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Verse 91: Guarding our body, speech, and mind

Verse 91: Guarding our body, speech, and mind

Part of a series of talks on Gems of Wisdom, a poem by the Seventh Dalai Lama.

  • Observing our mind when alone
  • Watching actions of body and speech when with others
  • When we’re alone, observing what we’re actually thinking and feeling
  • Staying centered when alone will carry over to when we’re with others

Gems of Wisdom: Verse 91 (download)

“What is to be most closely guarded when one is in a crowd?” And the answer is not your wallet. [laughter] “The actions of your body and speech, both of which are determined by the mind.”

What is to be most closely guarded when one is in a crowd?
The actions of your body and speech, both of which are determined by the mind.

The idea is when we’re alone we spend our time in meditation and observing our mind, and the state of our mind. And then when we go out and we’re with other people we still need to observe our mind, but we especially pay more attention then to our body and speech. Because when we’re with other people those are our avenues of communication. Of course, what we say and what we do all come from the mind, which is why we have to still keep an eye on our mind, and really explore the mind when we’re alone.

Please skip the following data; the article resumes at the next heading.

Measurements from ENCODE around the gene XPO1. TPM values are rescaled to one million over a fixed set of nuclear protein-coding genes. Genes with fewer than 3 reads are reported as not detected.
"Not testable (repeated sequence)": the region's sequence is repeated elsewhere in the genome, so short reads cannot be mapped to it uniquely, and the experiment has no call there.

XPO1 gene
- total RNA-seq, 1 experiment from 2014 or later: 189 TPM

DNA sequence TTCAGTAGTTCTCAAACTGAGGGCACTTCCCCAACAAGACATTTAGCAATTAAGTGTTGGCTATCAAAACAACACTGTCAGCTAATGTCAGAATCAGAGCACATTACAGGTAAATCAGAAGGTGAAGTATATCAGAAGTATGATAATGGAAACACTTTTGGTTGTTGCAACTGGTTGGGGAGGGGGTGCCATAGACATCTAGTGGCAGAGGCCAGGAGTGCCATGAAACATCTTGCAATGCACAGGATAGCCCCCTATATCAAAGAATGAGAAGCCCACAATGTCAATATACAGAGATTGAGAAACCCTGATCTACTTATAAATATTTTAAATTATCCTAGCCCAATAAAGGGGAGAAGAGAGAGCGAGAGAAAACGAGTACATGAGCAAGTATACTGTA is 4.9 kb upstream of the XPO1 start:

It’s interesting to actually look and see if we do this, because sometimes what we’re doing is, when we’re alone, are we looking at our own mind? No. We’re thinking about the body and speech of other people. Aren’t we? “So and so said this, so and so did that….” You know? And so here the instructions are, when we’re alone, to look at our own mind: “What am I thinking? What am I feeling? How am I conceptualizing the situation? How does the situation appear to me? Does it exist the way it appears? Am I adding some kind of inherent existence to things?” Or even, “Am I adding all my projections on other people’s actions and their words? Am I pretending to be a mind reader because I know everybody’s motivations for doing exactly what they do.”